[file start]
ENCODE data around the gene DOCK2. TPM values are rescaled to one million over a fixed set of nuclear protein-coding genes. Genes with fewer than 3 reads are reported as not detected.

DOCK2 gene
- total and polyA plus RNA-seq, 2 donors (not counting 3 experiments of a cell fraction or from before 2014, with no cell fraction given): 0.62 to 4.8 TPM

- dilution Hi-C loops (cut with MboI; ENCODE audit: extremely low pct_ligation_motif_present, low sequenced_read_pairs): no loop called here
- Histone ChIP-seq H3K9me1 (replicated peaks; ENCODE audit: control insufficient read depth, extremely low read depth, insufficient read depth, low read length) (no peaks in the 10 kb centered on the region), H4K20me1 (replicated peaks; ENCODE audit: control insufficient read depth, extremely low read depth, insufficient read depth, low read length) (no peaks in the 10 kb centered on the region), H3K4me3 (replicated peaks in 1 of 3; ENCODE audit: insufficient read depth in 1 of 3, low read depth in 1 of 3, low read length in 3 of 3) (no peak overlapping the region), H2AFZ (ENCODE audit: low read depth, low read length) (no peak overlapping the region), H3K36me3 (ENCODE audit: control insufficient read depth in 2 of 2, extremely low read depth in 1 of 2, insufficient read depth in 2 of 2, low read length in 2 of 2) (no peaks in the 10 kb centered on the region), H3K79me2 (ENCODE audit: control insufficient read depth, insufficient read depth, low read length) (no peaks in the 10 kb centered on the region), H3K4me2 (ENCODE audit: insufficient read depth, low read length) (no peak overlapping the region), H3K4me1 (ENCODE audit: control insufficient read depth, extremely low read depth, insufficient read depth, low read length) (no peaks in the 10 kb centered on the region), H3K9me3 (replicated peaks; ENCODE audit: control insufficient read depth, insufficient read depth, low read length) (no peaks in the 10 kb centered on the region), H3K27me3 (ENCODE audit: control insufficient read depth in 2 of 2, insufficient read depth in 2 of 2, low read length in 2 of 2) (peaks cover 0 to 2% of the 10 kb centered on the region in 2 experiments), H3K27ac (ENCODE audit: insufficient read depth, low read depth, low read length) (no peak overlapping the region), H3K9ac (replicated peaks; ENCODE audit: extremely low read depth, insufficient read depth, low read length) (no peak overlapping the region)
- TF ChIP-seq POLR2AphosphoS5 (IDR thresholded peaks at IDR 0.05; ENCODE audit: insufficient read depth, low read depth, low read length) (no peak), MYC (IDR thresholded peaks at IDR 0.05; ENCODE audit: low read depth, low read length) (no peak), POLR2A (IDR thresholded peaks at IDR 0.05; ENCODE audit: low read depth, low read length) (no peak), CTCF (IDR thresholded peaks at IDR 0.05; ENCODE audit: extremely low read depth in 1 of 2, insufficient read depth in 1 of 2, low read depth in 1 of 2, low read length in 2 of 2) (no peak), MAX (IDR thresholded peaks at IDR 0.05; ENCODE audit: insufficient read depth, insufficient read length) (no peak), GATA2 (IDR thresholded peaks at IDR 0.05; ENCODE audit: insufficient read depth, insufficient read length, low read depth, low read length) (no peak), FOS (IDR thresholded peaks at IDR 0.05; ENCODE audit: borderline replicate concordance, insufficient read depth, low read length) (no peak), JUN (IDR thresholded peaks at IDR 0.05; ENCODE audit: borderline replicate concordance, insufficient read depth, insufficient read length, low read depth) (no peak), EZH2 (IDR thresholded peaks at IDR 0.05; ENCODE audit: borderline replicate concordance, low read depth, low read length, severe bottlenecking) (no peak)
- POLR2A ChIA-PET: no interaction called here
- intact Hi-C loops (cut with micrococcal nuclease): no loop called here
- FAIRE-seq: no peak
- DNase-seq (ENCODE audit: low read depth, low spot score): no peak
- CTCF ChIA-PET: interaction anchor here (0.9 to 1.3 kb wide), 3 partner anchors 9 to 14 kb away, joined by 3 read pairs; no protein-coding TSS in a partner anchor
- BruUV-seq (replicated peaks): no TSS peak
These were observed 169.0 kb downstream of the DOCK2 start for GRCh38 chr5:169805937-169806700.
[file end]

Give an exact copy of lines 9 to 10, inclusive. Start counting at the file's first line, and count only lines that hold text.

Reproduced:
- FAIRE-seq: no peak
- DNase-seq (ENCODE audit: low read depth, low spot score): no peak